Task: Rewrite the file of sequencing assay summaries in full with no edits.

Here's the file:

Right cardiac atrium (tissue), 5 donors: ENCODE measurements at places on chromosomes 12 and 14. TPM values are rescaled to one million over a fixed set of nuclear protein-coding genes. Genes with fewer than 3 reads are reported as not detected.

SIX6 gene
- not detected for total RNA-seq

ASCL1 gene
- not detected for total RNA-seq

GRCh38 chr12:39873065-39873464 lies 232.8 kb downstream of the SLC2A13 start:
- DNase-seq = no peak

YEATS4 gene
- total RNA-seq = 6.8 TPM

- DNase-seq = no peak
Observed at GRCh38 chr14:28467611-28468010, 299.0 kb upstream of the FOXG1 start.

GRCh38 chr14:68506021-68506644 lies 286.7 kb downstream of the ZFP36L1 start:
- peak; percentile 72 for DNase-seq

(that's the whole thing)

Right cardiac atrium (tissue), 5 donors: ENCODE measurements at places on chromosomes 12 and 14. TPM values are rescaled to one million over a fixed set of nuclear protein-coding genes. Genes with fewer than 3 reads are reported as not detected.

SIX6 gene
- not detected for total RNA-seq

ASCL1 gene
- not detected for total RNA-seq

GRCh38 chr12:39873065-39873464 lies 232.8 kb downstream of the SLC2A13 start:
- DNase-seq = no peak

YEATS4 gene
- total RNA-seq = 6.8 TPM

- DNase-seq = no peak
Observed at GRCh38 chr14:28467611-28468010, 299.0 kb upstream of the FOXG1 start.

GRCh38 chr14:68506021-68506644 lies 286.7 kb downstream of the ZFP36L1 start:
- peak; percentile 72 for DNase-seq